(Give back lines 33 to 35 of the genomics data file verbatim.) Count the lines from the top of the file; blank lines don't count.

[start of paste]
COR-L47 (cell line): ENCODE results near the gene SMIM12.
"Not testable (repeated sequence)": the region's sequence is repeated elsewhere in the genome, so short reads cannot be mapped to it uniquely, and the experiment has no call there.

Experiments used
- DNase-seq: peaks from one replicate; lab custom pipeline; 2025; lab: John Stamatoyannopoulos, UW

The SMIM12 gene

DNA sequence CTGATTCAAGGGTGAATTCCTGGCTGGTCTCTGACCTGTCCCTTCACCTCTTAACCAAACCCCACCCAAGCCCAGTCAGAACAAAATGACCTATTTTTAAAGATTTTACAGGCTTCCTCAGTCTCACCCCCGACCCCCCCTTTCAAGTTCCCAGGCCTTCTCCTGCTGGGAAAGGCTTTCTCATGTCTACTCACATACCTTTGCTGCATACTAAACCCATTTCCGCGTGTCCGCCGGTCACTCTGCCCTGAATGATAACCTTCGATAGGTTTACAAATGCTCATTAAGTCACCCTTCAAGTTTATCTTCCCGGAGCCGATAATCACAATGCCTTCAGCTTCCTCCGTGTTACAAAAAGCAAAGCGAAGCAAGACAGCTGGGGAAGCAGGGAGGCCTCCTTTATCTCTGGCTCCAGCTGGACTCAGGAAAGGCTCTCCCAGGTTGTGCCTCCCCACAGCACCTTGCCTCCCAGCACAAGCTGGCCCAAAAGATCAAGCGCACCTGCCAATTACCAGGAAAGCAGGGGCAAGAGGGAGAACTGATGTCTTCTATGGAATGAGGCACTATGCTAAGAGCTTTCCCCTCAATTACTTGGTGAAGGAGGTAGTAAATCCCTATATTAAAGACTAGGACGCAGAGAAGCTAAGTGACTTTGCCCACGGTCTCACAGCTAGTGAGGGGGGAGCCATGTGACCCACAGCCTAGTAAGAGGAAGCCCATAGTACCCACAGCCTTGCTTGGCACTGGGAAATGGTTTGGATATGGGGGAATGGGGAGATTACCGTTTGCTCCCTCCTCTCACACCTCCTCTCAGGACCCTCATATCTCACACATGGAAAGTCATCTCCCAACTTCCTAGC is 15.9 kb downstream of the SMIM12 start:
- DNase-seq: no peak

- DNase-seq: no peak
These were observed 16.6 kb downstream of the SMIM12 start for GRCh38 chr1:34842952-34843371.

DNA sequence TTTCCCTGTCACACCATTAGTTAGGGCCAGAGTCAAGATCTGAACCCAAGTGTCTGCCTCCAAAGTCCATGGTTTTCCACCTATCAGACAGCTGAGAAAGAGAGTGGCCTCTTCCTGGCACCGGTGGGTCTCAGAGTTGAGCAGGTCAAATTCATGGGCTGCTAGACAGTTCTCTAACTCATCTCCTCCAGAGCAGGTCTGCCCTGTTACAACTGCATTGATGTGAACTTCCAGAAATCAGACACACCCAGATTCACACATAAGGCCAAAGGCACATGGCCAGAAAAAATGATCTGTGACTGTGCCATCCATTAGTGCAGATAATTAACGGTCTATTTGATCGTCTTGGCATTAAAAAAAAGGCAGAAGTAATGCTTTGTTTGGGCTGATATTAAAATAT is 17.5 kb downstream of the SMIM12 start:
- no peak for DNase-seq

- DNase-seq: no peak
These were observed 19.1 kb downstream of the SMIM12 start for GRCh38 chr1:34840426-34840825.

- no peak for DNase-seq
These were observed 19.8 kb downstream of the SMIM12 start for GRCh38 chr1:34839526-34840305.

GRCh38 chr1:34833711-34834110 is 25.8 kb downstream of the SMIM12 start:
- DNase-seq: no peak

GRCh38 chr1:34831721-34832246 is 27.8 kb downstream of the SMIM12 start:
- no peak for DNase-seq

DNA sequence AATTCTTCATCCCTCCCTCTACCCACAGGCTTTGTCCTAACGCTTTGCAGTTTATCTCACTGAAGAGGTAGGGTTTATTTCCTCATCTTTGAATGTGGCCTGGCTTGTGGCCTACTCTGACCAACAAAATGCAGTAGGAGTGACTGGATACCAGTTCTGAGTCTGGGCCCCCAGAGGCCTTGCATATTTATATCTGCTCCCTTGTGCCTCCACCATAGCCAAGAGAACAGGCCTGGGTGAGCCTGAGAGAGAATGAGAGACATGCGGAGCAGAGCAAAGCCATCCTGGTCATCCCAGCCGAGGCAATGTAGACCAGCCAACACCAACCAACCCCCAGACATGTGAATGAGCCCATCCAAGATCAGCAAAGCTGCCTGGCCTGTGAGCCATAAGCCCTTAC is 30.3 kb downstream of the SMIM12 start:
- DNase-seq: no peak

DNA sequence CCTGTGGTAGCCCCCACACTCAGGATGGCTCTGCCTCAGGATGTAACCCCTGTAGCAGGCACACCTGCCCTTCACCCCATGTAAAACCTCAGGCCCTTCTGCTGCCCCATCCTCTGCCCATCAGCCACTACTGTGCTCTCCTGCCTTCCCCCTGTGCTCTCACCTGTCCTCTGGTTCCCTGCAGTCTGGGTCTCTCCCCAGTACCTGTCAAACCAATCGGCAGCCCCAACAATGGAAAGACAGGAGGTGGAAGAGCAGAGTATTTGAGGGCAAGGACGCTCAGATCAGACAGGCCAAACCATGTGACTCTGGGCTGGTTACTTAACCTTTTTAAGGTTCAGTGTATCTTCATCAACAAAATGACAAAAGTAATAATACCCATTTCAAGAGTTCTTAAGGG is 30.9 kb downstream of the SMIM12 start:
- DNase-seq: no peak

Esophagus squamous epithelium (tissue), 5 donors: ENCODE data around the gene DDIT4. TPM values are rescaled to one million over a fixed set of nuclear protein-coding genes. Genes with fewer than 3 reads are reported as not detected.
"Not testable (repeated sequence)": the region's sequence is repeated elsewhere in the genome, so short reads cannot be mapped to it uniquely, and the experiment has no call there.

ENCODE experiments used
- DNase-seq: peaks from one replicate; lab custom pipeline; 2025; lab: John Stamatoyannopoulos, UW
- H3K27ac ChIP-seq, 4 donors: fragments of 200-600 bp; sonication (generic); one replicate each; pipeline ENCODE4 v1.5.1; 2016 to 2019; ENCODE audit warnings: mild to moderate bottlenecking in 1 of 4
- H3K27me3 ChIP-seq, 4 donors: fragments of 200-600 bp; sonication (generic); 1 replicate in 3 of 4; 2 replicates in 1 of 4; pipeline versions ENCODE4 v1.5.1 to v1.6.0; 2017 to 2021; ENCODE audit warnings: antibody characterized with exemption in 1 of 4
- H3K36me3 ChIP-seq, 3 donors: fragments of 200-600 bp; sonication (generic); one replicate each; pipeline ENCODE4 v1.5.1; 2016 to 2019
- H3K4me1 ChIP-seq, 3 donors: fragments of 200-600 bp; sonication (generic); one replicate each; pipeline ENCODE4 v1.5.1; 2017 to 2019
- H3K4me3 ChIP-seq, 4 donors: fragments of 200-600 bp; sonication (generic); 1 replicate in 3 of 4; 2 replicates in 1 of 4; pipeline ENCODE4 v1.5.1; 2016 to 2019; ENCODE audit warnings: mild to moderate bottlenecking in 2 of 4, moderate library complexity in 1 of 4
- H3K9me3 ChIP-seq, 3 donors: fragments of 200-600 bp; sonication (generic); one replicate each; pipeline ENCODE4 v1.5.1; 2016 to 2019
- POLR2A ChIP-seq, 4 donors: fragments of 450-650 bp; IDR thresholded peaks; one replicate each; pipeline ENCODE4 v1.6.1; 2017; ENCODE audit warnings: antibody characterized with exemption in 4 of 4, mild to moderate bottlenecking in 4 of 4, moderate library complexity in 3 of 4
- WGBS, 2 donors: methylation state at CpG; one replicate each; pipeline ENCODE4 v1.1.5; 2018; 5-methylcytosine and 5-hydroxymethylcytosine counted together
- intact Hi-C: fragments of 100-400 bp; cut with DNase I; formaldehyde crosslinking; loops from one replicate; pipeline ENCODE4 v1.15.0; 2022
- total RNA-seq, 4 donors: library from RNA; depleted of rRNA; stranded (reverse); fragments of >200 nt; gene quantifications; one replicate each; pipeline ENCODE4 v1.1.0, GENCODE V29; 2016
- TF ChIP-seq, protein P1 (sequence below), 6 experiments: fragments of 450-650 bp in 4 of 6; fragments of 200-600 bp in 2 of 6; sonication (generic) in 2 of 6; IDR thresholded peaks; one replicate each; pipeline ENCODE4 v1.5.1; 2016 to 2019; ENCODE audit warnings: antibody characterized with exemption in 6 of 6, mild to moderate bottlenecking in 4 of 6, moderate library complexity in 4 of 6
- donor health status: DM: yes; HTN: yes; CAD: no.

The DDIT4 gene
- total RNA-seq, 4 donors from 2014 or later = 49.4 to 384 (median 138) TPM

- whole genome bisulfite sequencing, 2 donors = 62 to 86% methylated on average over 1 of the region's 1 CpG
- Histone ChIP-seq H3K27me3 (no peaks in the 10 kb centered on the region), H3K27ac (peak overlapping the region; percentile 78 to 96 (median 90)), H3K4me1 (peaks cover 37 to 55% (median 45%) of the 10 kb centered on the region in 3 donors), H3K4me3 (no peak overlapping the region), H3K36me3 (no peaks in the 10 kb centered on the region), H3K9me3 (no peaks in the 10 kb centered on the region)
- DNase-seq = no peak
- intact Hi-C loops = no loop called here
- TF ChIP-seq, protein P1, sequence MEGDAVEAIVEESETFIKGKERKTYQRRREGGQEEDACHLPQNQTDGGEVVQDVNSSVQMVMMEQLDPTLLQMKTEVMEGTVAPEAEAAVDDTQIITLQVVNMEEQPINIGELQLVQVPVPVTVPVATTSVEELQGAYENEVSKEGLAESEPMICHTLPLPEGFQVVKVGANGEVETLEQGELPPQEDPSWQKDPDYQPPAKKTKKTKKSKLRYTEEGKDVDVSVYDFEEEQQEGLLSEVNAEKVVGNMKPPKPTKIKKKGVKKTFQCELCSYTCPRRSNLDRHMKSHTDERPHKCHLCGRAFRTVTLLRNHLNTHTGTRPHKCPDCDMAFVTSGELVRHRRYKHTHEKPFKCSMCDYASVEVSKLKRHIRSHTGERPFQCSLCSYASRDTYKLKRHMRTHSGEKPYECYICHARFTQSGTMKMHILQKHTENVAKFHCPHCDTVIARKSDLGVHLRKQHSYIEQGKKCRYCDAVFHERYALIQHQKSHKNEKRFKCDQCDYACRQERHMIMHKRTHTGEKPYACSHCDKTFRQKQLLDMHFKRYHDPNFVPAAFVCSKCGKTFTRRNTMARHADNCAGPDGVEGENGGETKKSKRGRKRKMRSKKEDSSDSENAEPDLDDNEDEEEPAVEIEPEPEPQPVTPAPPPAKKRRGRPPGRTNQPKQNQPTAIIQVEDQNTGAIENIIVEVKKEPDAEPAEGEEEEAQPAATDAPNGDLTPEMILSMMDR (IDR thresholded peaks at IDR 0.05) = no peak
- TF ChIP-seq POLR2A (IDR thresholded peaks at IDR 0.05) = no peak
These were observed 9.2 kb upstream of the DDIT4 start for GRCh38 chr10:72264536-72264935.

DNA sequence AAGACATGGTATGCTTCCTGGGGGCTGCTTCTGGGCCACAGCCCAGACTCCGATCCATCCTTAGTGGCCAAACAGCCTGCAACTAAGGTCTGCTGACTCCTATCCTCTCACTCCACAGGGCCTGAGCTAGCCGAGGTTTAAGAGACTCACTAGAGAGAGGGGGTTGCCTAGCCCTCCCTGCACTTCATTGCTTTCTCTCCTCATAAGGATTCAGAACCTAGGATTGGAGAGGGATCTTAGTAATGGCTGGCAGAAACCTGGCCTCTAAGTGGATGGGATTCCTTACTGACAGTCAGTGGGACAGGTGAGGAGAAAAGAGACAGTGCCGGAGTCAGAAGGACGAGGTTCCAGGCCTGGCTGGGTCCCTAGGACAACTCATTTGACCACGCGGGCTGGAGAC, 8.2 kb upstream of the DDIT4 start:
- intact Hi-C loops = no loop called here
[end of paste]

- H3K9me3 ChIP-seq, 3 donors: fragments of 200-600 bp; sonication (generic); one replicate each; pipeline ENCODE4 v1.5.1; 2016 to 2019
- POLR2A ChIP-seq, 4 donors: fragments of 450-650 bp; IDR thresholded peaks; one replicate each; pipeline ENCODE4 v1.6.1; 2017; ENCODE audit warnings: antibody characterized with exemption in 4 of 4, mild to moderate bottlenecking in 4 of 4, moderate library complexity in 3 of 4
- WGBS, 2 donors: methylation state at CpG; one replicate each; pipeline ENCODE4 v1.1.5; 2018; 5-methylcytosine and 5-hydroxymethylcytosine counted together